The relocation of 4tables Café & Art Gallery to Gunehar and ambivalent responses to economic prospects of the shuttered shops, found Frank excitedly envisioning them as potential art spaces and the whole village as host to a modern art event. The subsequent tepid response of art institutions and galleries failed to deter him and Frank instead chose to make this indifference a part of the concept of SAAS, to demonstrate the inner workings of the art infrastructure in India, and break down some of the barriers. He decided to go ahead with the first edition in 2013, entirely at personal expense. Artists were invited to participate in a month-long summer residency. For three weeks they worked out of the leased ‘studios’ to the part-curious part-skeptical looks and queries of onlookers. The last seven days were designated ‘exhibition week’ when the entire village, with its painted exteriors, walls, spaces, and installations, took on the guise of a live exhibit. By the time it ended, with a smashing performance by a local singer no less, over 6,000 visitors had delightedly made their way around the colourful swells of the hitherto unheard of Gunehar.

Art attack

The second edition of ShopArt ArtShop —partially funded by crowd-sourced money — was hosted in 2016 in collaboration with pop artist Ketna Patel and installation artist Puneet Kaushik. Of the 11 international artists who took up the residency, web designer Ksenia Bosak from Russia designed a virtual village as a means to explore Gunehar from anywhere in the world. Kiwi Sue Fitzmaurice would publish daily blogs about everyday happenings. Amrit Vatsa of 3MS visually chronicled rural life for a global audience, including a well-received short about Maniram, the gun-owning gardener.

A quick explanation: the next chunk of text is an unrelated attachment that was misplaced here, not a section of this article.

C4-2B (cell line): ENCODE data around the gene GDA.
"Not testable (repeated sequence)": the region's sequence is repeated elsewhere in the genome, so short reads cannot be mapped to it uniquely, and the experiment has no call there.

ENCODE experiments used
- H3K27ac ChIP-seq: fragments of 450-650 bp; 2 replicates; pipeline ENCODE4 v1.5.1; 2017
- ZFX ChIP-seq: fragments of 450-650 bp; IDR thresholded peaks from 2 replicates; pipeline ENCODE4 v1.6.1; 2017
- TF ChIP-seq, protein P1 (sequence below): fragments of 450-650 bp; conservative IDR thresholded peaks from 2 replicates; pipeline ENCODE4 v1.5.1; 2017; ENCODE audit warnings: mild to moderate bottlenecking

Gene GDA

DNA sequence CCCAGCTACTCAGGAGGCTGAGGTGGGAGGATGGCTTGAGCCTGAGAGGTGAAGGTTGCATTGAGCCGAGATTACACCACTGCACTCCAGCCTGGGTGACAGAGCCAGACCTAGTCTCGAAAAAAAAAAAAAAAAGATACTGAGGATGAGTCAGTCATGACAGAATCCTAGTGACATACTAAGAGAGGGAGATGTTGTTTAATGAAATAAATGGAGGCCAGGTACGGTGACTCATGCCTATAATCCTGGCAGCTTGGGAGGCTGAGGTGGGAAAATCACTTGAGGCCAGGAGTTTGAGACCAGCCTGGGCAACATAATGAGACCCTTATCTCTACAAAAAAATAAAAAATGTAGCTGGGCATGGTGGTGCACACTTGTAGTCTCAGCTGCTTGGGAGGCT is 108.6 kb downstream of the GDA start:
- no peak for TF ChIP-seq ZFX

Delhi illustrator Gargi Chandola’s interplay of graffiti art with Kangra miniatures found many takers with shop owners inviting her team from Kangra Arts Promotion Society to paint their interiors. The cynosure of all eyes was Singaporean director KM Lo and his One Rupee Cinema. Ceramic artist Mudita Bhandari fashioned architectural terracotta figures with volunteering village girls. Sheena Deviah and Bianca Ballantyne of Hidden Spaces Collective enlivened dead spaces with installations. Fashion designer Rema Kumar’s adaptation of a traditional Gaddi outfit for urban women was modeled by village women at a fashion show marking the grand finale. SAAS2 garnered a footfall of 10,000.

‘Our mela’

Early skepticism has given way to proud ownership. “Most villagers feel very proud of the event because they are both full participants, and are also taken seriously as a public. They are proud of the attention the village gets and they call SAAS their own ‘mela’. As they have seen that we have no agenda to change their basic structure, they are very relaxed, and I find that they have an astounding understanding of conceptual art by now because they see it all unfold in front of their own eyes, and with their being part of the process,” Frank shares, as he busies himself with the third edition of ShopArt ArtShop slated from May 15 to June 15.

Missing patronage

Regrettably, easy funds and generous sponsors continue to elude organizers of off-piste, public art projects such as SAAS. Royal patronage, much like royals themselves, has become a thing of a long receded past. With the government unwilling or often unable to provide the much-needed fillip required by India’s fledgling contemporary art scene, the relentless efforts of individuals like Frank Schlichtmann must necessarily be lauded as inspiring and noble.